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Friendly Fire: The Remarkable Story of a Journalist Kidnapped in Iraq, Rescued by an Italian Secret Service Agent, and Shot by U.S. Forces Hardcover – October 1, 2006


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Product Details

  • Hardcover: 280 pages
  • Publisher: Haymarket Books (October 1, 2006)
  • Language: English
  • ISBN-10: 1931859396
  • ISBN-13: 978-1931859394
  • Product Dimensions: 7.8 x 5.5 x 1 inches
  • Shipping Weight: 12 ounces (View shipping rates and policies)
  • Average Customer Review: 3.8 out of 5 stars  See all reviews (5 customer reviews)
  • Amazon Best Sellers Rank: #4,395,377 in Books (See Top 100 in Books)

Editorial Reviews

From Publishers Weekly

In 2004, Sgrena, a reporter for a Communist paper in Italy covering the plight of war-torn Falluja, was kidnapped by Iraqi insurgents, held for a month and released safely-only to be fired upon by U.S. forces guarding the road to the airport. The well-publicized incident, which resulted in the death of high-ranking Italian intelligence official Major General Nicola Calipari, is recounted here with righteous anger by Sgrena, along with the ensuing cover-up by the U.S. military commission assigned to find out what went wrong. Sgrena begins each chapter with details of the kidnapping, followed by analysis of the situation in Iraq, based on her first-hand experience reporting there. She is unstinting in her criticism of the war's conduct, bringing a perspective that American readers-for all the polemical war commentary they've been subject to-will find fresh and intriguing, such as her sense that the U.S. intent in Iraq is to partition the country into Sunni, Shiite and Kurd areas, and that steps towards this goal have already been taken. While Sgrena's sometimes strident tone may be off-putting for Americans (either she or translator Riva fail to distinguish between government and citizens in reference to "the Americans"), her book is a valuable insider's look at both the personal and political costs of the interminable Iraq conflict.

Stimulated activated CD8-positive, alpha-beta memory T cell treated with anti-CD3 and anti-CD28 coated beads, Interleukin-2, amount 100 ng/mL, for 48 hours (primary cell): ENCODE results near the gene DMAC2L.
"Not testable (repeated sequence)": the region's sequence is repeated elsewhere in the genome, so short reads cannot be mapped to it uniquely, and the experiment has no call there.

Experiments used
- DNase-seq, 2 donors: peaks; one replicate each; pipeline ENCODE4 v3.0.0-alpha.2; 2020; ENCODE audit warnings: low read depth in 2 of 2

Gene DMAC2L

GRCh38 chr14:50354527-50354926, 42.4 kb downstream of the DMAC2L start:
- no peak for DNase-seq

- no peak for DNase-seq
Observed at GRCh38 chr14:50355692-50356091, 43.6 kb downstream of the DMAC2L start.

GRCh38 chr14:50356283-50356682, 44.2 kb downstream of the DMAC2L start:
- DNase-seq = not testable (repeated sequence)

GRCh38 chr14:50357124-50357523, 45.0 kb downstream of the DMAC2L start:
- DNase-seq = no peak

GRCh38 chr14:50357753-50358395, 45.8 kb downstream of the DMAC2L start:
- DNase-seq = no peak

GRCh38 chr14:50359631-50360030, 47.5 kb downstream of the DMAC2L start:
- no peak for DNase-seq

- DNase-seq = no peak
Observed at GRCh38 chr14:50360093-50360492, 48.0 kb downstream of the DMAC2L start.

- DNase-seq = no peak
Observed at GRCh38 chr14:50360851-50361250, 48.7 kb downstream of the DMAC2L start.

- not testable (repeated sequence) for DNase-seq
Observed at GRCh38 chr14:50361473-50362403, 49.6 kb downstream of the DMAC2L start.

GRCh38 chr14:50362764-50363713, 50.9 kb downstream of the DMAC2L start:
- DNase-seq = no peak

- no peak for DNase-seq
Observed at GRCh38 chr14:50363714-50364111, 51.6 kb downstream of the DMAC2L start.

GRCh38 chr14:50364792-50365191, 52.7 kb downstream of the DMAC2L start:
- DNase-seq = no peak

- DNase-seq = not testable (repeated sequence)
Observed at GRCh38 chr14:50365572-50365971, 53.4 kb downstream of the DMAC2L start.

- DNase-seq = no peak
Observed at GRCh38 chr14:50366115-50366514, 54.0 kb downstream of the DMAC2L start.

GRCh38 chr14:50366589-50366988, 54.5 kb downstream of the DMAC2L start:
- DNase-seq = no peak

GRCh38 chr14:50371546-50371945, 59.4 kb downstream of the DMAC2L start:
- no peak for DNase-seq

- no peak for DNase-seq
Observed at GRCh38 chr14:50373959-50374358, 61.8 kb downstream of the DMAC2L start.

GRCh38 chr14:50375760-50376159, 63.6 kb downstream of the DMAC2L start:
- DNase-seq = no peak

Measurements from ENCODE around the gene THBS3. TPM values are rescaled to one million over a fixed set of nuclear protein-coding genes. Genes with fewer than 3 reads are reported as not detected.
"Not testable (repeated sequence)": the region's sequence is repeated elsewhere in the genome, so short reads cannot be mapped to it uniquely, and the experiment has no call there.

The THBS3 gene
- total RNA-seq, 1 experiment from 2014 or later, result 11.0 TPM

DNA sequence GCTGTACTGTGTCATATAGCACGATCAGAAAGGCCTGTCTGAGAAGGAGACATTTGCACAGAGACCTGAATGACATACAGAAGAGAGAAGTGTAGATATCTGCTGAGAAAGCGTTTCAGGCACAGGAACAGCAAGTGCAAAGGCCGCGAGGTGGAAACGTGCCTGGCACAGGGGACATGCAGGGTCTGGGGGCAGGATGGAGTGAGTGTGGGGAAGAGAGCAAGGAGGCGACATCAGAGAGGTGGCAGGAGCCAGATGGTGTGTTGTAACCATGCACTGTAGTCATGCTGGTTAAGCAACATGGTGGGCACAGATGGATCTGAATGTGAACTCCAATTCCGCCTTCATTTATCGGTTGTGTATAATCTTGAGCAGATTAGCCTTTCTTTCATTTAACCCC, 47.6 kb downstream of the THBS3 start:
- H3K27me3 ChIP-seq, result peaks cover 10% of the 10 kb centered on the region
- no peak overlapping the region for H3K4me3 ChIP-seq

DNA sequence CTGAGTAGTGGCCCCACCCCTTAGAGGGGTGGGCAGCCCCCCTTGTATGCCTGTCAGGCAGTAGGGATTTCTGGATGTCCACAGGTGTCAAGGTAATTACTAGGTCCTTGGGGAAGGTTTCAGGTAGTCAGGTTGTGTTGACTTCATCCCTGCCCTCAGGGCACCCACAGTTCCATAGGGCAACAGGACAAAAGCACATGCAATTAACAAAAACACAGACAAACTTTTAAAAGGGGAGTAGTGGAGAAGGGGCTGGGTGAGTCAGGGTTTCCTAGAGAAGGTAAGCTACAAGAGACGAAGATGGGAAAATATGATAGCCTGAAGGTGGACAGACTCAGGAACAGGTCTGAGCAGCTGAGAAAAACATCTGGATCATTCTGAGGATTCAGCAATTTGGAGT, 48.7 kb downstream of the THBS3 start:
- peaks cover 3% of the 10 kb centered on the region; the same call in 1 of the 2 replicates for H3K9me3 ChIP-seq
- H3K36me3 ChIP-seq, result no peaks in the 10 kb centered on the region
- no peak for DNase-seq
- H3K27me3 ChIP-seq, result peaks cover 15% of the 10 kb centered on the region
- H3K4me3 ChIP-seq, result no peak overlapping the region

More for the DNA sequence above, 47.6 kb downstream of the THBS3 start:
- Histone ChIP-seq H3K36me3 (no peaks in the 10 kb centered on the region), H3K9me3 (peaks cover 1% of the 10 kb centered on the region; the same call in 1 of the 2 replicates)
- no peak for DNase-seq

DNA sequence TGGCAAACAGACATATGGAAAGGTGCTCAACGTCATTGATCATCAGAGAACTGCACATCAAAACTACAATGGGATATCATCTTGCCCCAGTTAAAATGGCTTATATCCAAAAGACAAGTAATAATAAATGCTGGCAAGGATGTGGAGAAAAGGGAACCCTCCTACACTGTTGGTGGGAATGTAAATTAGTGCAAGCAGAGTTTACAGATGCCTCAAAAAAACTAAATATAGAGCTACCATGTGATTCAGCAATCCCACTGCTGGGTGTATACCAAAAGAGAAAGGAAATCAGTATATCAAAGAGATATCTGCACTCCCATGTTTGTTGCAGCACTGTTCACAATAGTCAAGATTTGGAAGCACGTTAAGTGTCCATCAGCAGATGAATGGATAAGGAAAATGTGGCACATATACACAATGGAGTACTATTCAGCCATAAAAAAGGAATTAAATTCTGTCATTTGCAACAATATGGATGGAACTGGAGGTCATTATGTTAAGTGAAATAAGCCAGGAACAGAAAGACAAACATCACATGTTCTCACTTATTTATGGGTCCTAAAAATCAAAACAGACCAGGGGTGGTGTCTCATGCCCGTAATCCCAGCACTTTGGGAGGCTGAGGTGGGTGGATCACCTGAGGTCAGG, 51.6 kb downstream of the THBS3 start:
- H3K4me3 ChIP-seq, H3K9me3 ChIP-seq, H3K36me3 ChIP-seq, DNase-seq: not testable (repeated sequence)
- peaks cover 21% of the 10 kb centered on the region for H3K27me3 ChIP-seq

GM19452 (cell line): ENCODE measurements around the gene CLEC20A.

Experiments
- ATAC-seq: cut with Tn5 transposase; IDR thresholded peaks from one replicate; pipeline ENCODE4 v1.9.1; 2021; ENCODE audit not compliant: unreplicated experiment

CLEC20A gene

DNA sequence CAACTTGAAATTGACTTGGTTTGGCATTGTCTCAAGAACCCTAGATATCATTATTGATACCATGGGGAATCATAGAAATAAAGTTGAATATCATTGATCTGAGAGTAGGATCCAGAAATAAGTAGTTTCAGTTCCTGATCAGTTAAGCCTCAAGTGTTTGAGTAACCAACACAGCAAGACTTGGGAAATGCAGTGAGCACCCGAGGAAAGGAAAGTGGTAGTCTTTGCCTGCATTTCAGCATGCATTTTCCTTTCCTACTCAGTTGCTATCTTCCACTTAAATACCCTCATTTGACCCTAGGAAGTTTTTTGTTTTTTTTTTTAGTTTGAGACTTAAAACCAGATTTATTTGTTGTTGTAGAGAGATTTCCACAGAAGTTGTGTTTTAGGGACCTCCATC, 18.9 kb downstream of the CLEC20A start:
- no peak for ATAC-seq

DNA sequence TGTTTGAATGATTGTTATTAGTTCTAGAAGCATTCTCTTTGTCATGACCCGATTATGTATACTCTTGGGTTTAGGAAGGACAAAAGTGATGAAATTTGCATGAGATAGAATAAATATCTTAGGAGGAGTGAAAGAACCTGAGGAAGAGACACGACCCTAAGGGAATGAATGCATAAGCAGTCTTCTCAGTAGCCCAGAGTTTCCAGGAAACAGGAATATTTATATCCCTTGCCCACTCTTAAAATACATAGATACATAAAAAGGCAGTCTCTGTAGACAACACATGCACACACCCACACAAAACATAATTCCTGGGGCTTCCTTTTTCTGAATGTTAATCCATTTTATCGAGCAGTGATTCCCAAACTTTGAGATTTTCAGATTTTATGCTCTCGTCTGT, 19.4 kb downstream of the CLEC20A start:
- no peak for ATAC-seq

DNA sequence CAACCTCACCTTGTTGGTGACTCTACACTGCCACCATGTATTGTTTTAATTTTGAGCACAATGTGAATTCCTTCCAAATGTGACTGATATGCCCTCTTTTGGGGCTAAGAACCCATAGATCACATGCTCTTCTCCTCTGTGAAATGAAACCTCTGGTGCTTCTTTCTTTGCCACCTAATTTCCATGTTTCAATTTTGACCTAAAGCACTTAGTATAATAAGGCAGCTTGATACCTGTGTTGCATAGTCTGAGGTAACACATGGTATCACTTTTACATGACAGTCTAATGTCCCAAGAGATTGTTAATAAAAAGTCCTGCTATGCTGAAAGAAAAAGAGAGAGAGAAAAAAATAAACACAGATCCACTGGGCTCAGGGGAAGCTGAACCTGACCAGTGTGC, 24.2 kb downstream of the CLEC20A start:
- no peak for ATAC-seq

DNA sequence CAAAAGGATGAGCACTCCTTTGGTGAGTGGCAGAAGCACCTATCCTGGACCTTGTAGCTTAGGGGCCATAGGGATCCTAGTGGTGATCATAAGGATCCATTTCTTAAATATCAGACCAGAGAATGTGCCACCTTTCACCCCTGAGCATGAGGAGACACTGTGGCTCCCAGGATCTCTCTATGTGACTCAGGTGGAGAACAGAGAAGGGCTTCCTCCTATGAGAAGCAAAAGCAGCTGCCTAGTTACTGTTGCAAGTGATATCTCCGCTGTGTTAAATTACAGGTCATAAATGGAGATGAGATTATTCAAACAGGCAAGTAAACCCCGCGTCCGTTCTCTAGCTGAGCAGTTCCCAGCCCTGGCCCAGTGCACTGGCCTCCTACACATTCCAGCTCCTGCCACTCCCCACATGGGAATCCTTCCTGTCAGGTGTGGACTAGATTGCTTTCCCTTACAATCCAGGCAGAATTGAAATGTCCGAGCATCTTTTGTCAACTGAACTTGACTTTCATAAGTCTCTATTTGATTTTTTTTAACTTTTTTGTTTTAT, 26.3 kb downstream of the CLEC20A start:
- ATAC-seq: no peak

Copyright © Reed Business Information, a division of Reed Elsevier Inc. All rights reserved.

From Booklist

Sgrena, an Italian journalist for Il Manifesto, was kidnapped in Iraq in February 2005, held for 28 days, and rescued by an Italian secret-service agent who was shot and killed by U.S. forces. In this absorbing account, she recalls her hostage experience as well as her coverage of the war in Iraq as a nonembedded reporter. She marked the days of imprisonment by tying knots in the fringe of a shawl, keeping track of time in the darkened, windowless room by the calls to prayer, fighting to remain hopeful. Her captivity evoked memories of covering the women subjugated to strict Islamic law. Before her kidnapping, Sgrena focused her coverage of the victims of war in Falluja, the town bombed by the U.S. military as a major center of resistance. Since her rescue, Sgrena remains haunted by anxiety and fear and obsessed with questions about why she was kidnapped and why her secret-service protector was killed by the U.S. military, as well as broader questions about the war itself and the safety of journalists covering the war. Vanessa Bush
Copyright © American Library Association. All rights reserved

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Most Helpful Customer Reviews

14 of 16 people found the following review helpful By R. Jacobs on September 24, 2006
Format: Hardcover
Like many other hostage tales, there are moments of true human interaction between the hostage and her captors in this book. Interestingly enough, but not surprisingly, some of these moments occur during various soccer matches that are watched by the kidnappers. Although Sgrena is anything but a sports fan, her Italian nationality gives her credence if only because of one of the kidnappers obsession with Italian soccer. She describes her discussions of religion and non-belief with the mujaheedin holding her and their difficulty in understanding her relationship to her unmarried longtime partner. Unlike other hostage tales, especially the recent story by US journalist taken hostage Jill Carroll, Sgrena refuses to accept the rationale of the occupiers and insists thgoughout the text that it is the occupation that is the primary culprit in Iraq, not the resistance. The descriptions of the aforementioned conversations reminds the reader of the contradictory nature of the human condition--warriors able to hold a woman prisoner yet curious enought of this person from another culture to converse with her and debate, even though their commanders and clerics might not approve.